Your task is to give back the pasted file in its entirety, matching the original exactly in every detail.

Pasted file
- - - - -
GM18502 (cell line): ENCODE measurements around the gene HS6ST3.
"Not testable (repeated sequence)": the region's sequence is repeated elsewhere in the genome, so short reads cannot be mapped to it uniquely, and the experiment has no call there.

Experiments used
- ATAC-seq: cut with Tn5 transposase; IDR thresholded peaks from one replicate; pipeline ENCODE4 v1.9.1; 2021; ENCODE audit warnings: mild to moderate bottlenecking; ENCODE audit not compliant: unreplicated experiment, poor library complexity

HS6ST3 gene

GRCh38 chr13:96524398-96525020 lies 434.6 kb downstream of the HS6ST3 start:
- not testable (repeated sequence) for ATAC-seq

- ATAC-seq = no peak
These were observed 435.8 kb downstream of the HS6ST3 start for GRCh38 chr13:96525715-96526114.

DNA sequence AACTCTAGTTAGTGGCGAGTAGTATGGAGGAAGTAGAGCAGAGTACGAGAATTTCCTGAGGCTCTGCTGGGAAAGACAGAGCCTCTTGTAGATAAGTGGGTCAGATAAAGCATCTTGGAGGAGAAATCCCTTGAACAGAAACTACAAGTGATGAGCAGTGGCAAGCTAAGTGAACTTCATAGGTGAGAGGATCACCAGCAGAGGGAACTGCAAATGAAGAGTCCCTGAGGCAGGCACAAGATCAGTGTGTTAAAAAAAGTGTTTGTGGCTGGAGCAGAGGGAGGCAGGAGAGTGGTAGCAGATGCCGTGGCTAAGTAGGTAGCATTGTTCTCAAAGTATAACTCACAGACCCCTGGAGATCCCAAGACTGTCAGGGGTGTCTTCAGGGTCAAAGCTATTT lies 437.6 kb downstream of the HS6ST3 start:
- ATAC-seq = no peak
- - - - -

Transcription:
GM18502 (cell line): ENCODE measurements around the gene HS6ST3.
"Not testable (repeated sequence)": the region's sequence is repeated elsewhere in the genome, so short reads cannot be mapped to it uniquely, and the experiment has no call there.

Experiments used
- ATAC-seq: cut with Tn5 transposase; IDR thresholded peaks from one replicate; pipeline ENCODE4 v1.9.1; 2021; ENCODE audit warnings: mild to moderate bottlenecking; ENCODE audit not compliant: unreplicated experiment, poor library complexity

HS6ST3 gene

GRCh38 chr13:96524398-96525020 lies 434.6 kb downstream of the HS6ST3 start:
- not testable (repeated sequence) for ATAC-seq

- ATAC-seq = no peak
These were observed 435.8 kb downstream of the HS6ST3 start for GRCh38 chr13:96525715-96526114.

DNA sequence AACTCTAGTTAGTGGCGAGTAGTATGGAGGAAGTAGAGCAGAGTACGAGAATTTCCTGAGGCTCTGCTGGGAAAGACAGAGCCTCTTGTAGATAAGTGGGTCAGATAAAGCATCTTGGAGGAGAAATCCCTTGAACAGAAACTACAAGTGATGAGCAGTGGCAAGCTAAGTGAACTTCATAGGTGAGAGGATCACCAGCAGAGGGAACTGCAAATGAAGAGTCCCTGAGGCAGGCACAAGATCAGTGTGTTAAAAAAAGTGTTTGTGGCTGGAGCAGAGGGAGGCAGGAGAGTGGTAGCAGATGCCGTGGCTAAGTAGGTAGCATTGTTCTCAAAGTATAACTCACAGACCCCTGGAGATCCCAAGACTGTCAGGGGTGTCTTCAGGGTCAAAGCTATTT lies 437.6 kb downstream of the HS6ST3 start:
- ATAC-seq = no peak